Extremist group takes Syria’s key oil field

Associated PressJuly 3, 2014 

— Activists say fighters from the militant Islamic State have taken control of Syria’s largest oil field, near the border with Iraq.

The Britain-based Syrian Observatory for Human Rights says the extremist group captured al-Omar oil field in eastern Deir el-Zour province on Thursday after fighters belonging to a rival group, the al-Qaida-linked Nusra Front, left without firing a bullet.

The al-Omar field has changed hands several times in the course of Syria’s three-year conflict. The Nusra Front and several other Islamic factions captured it from forces loyal to President Bashar Assad in November.

The Islamic State of Iraq and the Levant has seized a large expanse of territory in Syria and neighboring Iraq, and has declared the establishment of an Islamic state astride the border.

Reported earlier:

One after another, Syrian towns and villages along the Euphrates River bordering Iraq fell to the Islamic State of Iraq and the Levant on Thursday, as rebel factions affiliated with tribes in the area gave up the fight against the powerful extremist group, activists said.

They said the jihadi group -- which has seized vast swaths of Syria and Iraq -- is now in almost full control of a corridor stretching from the Syrian border town of Boukamal to the government-controlled provincial capital of Deir el-Zour to the northwest.

Led by an ambitious Iraqi militant known as Abu Bakr al-Baghdadi, the Islamic State of Iraq and the Levant this week unilaterally declared the establishment of an Islamic state, or caliphate, in the lands it has seized in northeastern Syria and northern Iraq. It also proclaimed al-Baghdadi the head of its new self-styled state governed by Shariah law and demanded that all Muslims pledge allegiance to him.

The new developments effectively expand and consolidate areas held by the group -- which has shorted its name to the Islamic State -- in territory straddling the border between the two conflict-ridden countries.

The majority of significant Syrian rebel groups that have been fighting to overthrow President Bashar Assad have rejected Baghdadi’s declaration. The rebel groups, including the al-Qaida-linked Nusra Front, have fought the extremist group since the beginning of the year. Nearly 7,000 people, mostly fighters, have died in the infighting.

However, Nusra Front appears to be losing the war within a war in Syria as fighters allied with powerful tribes in eastern Syria defect to al-Baghdadi’s group.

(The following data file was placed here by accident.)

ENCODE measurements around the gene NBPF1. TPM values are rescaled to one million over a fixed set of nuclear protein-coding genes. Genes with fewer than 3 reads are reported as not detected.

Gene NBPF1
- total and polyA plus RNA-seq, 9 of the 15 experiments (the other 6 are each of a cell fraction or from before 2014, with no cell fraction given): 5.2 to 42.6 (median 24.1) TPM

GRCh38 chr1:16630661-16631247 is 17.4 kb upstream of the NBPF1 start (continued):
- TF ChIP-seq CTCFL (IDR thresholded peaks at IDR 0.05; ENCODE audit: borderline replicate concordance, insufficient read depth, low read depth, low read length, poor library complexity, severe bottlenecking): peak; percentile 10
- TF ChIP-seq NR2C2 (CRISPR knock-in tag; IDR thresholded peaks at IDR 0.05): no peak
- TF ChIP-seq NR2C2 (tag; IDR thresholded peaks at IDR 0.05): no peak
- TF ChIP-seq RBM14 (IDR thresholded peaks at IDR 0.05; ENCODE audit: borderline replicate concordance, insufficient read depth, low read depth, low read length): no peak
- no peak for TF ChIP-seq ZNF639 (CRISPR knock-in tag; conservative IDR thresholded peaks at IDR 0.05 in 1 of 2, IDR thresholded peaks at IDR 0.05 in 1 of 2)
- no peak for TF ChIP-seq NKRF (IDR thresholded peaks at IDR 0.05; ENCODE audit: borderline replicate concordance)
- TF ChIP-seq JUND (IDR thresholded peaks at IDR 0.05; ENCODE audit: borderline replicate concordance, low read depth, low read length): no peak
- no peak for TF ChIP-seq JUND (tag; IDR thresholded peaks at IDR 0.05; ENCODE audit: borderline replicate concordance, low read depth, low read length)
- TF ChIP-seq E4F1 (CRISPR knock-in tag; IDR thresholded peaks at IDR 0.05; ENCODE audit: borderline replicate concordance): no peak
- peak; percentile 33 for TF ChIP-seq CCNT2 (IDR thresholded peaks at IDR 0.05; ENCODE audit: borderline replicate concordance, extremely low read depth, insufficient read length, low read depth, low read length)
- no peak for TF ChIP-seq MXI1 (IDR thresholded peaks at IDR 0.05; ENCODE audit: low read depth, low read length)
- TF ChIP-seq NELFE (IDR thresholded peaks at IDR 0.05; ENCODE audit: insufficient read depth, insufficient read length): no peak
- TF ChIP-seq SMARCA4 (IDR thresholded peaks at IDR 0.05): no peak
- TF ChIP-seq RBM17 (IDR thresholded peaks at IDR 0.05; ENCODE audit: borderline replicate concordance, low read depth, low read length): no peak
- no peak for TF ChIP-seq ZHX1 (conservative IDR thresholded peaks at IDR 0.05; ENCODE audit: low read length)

On Thursday, a video posted online by activists showed a man in the town of Sheheil, a Nusra Front stronghold, reading a statement, saying: “We have decided to declare our allegiance to the Islamic State and the Caliph of the Muslims, Abu Bakr al-Baghdadi.”

Another video showed what appeared to be fighters in the nearby Ishara village, announcing that they were ceasing their fight against the Islamic State of Iraq and the Levant.

“The clans of the city of Ishara, and the villages around it … and all of the factions in these areas … announce before God that they will cease fighting with the Islamic State,” a man says, reading from a statement as he stands in a courtyard with several other tribal elders. The videos appeared to be genuine and matched AP reporting from the area.

The Deir el-Zour Coordination Committees, a collective of activists in the area, confirmed that militants had entered the town of Mayadeen and Ishara after other rebel fighters withdrew.

Rami Abdurrahman, director of the Britain-based Syrian Observatory for Human Rights, said some Nusra fighters were still clashing with their rivals at the outskirts of Sheheil Thursday, but added that the al-Qaida-linked group appears close to collapse.

Led by a Syrian known as Abu Muhammed al-Golani, the Nusra Front is al-Qaida’s official branch in Syria and was declared a terrorist group by the United States. Its fighters have been one of the most effective forces against Assad’s troops, and have carried out suicide bombings targeting government forces in Syria’s major cities, including the capital Damascus.

Syria’s uprising began in March 2011 as largely peaceful demonstrations against President Bashar Assad’s rule. It escalated into an armed revolt after some opposition supporters took up arms to fight a brutal government crackdown on dissent. It then turned into a civil war that has claimed more than 160,000 lives, about a third of them civilians, according to opposition activists. The conflict has displaced nearly a third of Syria’s population of 23 million.

Bellingham Herald is pleased to provide this opportunity to share information, experiences and observations about what's in the news. Some of the comments may be reprinted elsewhere in the site or in the newspaper. We encourage lively, open debate on the issues of the day, and ask that you refrain from profanity, hate speech, personal comments and remarks that are off point. Thank you for taking the time to offer your thoughts.

Commenting FAQs | Terms of Service